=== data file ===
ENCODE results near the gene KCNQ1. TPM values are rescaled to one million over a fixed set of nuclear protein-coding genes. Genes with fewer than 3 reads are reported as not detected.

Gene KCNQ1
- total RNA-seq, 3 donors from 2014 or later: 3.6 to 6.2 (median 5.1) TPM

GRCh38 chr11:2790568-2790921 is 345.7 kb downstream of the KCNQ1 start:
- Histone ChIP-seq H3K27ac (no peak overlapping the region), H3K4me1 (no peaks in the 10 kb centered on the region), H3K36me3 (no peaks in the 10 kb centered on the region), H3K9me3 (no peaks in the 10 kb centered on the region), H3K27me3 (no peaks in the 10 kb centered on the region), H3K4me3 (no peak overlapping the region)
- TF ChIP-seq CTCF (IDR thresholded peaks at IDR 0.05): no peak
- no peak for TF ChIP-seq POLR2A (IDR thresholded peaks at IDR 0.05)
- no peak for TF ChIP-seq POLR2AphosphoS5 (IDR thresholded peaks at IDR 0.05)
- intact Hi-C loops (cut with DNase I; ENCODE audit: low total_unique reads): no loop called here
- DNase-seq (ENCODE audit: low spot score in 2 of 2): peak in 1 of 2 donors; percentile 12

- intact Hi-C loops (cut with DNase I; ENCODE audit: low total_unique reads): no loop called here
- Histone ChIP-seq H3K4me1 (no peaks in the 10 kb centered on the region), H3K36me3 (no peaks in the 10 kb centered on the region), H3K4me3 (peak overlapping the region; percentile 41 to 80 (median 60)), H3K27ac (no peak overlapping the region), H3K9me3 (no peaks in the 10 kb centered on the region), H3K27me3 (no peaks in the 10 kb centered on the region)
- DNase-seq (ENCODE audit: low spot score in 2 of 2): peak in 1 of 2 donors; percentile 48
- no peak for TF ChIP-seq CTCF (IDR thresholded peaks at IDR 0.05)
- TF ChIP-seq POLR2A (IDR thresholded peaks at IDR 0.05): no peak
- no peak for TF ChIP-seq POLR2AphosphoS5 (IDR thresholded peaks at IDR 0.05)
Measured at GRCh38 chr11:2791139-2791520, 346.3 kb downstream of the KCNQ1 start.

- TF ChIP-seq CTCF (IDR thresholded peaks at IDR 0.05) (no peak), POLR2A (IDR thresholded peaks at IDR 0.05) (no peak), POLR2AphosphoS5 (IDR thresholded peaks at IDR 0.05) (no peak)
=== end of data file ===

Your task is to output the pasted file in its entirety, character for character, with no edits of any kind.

ENCODE results near the gene KCNQ1. TPM values are rescaled to one million over a fixed set of nuclear protein-coding genes. Genes with fewer than 3 reads are reported as not detected.

Gene KCNQ1
- total RNA-seq, 3 donors from 2014 or later: 3.6 to 6.2 (median 5.1) TPM

GRCh38 chr11:2790568-2790921 is 345.7 kb downstream of the KCNQ1 start:
- Histone ChIP-seq H3K27ac (no peak overlapping the region), H3K4me1 (no peaks in the 10 kb centered on the region), H3K36me3 (no peaks in the 10 kb centered on the region), H3K9me3 (no peaks in the 10 kb centered on the region), H3K27me3 (no peaks in the 10 kb centered on the region), H3K4me3 (no peak overlapping the region)
- TF ChIP-seq CTCF (IDR thresholded peaks at IDR 0.05): no peak
- no peak for TF ChIP-seq POLR2A (IDR thresholded peaks at IDR 0.05)
- no peak for TF ChIP-seq POLR2AphosphoS5 (IDR thresholded peaks at IDR 0.05)
- intact Hi-C loops (cut with DNase I; ENCODE audit: low total_unique reads): no loop called here
- DNase-seq (ENCODE audit: low spot score in 2 of 2): peak in 1 of 2 donors; percentile 12

- intact Hi-C loops (cut with DNase I; ENCODE audit: low total_unique reads): no loop called here
- Histone ChIP-seq H3K4me1 (no peaks in the 10 kb centered on the region), H3K36me3 (no peaks in the 10 kb centered on the region), H3K4me3 (peak overlapping the region; percentile 41 to 80 (median 60)), H3K27ac (no peak overlapping the region), H3K9me3 (no peaks in the 10 kb centered on the region), H3K27me3 (no peaks in the 10 kb centered on the region)
- DNase-seq (ENCODE audit: low spot score in 2 of 2): peak in 1 of 2 donors; percentile 48
- no peak for TF ChIP-seq CTCF (IDR thresholded peaks at IDR 0.05)
- TF ChIP-seq POLR2A (IDR thresholded peaks at IDR 0.05): no peak
- no peak for TF ChIP-seq POLR2AphosphoS5 (IDR thresholded peaks at IDR 0.05)
Measured at GRCh38 chr11:2791139-2791520, 346.3 kb downstream of the KCNQ1 start.

- TF ChIP-seq CTCF (IDR thresholded peaks at IDR 0.05) (no peak), POLR2A (IDR thresholded peaks at IDR 0.05) (no peak), POLR2AphosphoS5 (IDR thresholded peaks at IDR 0.05) (no peak)